4.9. FuncProg Referential Transparency

  • Value of a variable in a functional program never changes once defined

  • This eliminates any chances of side effects

  • Any variable can be replaced with its actual value at any point of execution 2

Variables, once defined in a functional programming language, aren't allowed to change the value that they hold. This is known as referential transparency. It ensures that the same language expression gives the same output. 1

Assignment statements are discouraged in functional programming. For storing additional values in a program developed using the functional paradigm, new variables must be defined. The state of a variable in such a program is constant at any moment in time. 1

Referential transparency eliminates the slightest chances of any undesired effects, as any variable can be replaced with its actual value at any point during the program execution. 1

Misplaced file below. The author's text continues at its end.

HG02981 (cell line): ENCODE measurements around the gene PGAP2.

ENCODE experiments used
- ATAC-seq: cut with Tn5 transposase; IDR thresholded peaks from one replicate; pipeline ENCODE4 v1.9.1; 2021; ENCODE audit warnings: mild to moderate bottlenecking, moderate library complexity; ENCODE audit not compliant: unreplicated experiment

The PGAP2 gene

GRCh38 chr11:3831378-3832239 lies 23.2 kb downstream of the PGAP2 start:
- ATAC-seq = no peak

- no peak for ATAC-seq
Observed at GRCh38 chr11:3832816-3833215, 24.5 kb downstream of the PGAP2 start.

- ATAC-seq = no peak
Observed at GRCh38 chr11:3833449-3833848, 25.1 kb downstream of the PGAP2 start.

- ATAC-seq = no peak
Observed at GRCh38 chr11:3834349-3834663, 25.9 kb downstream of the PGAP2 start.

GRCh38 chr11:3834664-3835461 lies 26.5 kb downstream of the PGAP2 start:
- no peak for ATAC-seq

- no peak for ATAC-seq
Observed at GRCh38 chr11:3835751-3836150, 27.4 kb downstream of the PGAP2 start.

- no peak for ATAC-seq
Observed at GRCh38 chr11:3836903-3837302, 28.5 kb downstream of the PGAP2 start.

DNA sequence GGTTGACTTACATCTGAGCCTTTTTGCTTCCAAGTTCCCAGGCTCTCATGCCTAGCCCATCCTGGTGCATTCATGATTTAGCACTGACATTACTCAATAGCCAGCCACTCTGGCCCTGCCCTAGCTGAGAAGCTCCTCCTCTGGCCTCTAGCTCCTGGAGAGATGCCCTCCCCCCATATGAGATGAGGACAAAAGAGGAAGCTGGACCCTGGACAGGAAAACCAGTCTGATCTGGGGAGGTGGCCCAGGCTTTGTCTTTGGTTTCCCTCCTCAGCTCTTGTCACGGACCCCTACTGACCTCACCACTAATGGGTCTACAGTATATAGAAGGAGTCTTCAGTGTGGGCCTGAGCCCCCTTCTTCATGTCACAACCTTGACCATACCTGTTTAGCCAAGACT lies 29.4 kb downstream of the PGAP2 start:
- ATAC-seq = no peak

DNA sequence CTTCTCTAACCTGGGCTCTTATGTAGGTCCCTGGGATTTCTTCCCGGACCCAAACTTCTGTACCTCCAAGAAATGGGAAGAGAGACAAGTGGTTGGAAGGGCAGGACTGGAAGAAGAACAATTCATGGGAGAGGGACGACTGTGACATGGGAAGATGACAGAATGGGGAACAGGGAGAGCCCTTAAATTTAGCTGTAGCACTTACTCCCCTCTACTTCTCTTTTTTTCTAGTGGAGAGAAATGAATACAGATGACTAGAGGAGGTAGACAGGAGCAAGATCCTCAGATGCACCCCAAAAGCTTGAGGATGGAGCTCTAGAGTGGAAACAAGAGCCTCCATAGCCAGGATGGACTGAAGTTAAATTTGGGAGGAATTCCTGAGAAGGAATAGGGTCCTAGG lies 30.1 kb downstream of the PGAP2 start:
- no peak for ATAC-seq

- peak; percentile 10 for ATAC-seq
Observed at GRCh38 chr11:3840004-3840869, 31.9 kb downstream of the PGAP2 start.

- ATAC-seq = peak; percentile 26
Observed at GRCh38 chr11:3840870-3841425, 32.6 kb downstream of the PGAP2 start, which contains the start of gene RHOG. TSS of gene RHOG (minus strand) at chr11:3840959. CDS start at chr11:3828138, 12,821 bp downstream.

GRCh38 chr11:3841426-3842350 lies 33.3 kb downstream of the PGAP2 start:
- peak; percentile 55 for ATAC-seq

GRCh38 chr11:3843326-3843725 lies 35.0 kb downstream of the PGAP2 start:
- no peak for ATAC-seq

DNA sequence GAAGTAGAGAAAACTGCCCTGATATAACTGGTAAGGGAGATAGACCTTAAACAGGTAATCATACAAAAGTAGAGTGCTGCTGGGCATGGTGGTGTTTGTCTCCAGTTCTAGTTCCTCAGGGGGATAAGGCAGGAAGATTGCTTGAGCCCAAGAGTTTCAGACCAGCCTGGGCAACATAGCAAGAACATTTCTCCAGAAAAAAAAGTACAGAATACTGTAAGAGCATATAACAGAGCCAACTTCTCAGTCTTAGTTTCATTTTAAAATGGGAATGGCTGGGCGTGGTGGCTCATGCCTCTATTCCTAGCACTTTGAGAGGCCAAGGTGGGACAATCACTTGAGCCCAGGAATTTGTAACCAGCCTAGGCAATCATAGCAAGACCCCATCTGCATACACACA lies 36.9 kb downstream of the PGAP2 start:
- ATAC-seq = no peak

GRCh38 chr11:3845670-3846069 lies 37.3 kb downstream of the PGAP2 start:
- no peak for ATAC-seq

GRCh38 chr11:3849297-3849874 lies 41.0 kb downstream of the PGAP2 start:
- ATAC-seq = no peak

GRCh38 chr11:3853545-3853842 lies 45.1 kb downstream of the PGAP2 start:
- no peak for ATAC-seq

Bad:

>>> a = 1
>>> a += 2

Good:

>>> a = 1
>>> b = a + 2

4.9.1. Use Case - 0x01

>>> def add(a,b):
...     return a + b
>>>
>>>
>>> x = 1
>>> y = 2
>>>
>>> add(x,y)
3
>>> add(1,y)
3
>>> add(x,2)
3
>>> add(1,2)
3

4.9.2. References

1(1,2,3)

Inouye, Jenna. "Functional Programming Languages: Concepts & Advantages". Year: 2022. Retrieved: 2022-07-28, URL: https://hackr.io/blog/functional-programming

2

Hughes, John. "Why Functional Programming Matters". Chalmers University of Technology. 1984.